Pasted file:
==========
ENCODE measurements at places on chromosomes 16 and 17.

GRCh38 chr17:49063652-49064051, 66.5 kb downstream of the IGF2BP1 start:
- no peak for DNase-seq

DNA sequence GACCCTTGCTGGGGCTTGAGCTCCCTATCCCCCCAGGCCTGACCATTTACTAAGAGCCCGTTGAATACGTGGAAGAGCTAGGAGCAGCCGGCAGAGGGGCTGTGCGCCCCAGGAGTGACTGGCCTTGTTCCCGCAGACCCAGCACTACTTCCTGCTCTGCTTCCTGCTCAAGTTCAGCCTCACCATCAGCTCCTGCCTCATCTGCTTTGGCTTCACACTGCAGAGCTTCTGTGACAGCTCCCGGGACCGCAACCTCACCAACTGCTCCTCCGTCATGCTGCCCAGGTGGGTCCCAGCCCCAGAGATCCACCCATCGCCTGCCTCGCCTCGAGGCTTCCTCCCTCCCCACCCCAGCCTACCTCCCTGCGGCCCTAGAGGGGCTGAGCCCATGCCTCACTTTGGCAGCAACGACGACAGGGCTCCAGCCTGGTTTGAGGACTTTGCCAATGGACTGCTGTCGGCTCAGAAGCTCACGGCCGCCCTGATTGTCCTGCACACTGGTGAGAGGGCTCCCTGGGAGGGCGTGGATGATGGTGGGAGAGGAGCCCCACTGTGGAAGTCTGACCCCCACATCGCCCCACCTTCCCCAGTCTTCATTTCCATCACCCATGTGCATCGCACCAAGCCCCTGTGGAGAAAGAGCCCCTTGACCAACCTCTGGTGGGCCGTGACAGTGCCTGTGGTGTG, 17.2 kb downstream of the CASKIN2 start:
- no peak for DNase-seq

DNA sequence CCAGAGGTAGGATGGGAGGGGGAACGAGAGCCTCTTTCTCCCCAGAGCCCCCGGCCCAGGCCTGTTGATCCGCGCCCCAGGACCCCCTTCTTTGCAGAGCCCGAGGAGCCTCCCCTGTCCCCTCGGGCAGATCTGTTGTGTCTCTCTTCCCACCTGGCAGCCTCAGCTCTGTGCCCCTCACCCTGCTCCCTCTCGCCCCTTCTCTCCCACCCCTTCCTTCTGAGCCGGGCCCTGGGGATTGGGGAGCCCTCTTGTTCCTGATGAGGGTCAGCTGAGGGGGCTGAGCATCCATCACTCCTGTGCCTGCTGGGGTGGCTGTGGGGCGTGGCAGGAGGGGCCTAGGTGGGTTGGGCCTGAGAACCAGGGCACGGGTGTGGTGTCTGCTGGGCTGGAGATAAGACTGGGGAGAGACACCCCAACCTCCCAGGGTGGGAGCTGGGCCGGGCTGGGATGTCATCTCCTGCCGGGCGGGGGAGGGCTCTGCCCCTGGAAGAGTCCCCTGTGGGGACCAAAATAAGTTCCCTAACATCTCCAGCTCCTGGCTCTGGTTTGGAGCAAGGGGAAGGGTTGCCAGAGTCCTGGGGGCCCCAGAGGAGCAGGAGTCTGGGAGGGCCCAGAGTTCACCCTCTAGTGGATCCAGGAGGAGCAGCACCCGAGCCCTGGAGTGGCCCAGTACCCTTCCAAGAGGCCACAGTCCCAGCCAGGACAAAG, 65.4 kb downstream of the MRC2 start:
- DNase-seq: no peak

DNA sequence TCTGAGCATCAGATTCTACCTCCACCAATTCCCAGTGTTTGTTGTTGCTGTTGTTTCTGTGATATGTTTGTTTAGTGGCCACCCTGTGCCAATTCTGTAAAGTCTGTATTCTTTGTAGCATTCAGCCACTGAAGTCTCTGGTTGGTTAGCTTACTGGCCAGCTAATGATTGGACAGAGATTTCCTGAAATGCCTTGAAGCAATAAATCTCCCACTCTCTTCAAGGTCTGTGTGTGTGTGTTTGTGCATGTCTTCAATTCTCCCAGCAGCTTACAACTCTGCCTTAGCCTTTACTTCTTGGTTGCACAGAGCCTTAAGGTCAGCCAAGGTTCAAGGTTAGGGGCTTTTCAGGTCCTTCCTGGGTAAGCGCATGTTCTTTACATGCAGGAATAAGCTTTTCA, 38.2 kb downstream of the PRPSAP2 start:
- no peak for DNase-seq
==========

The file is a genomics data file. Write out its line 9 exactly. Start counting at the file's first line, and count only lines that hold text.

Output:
- no peak for DNase-seq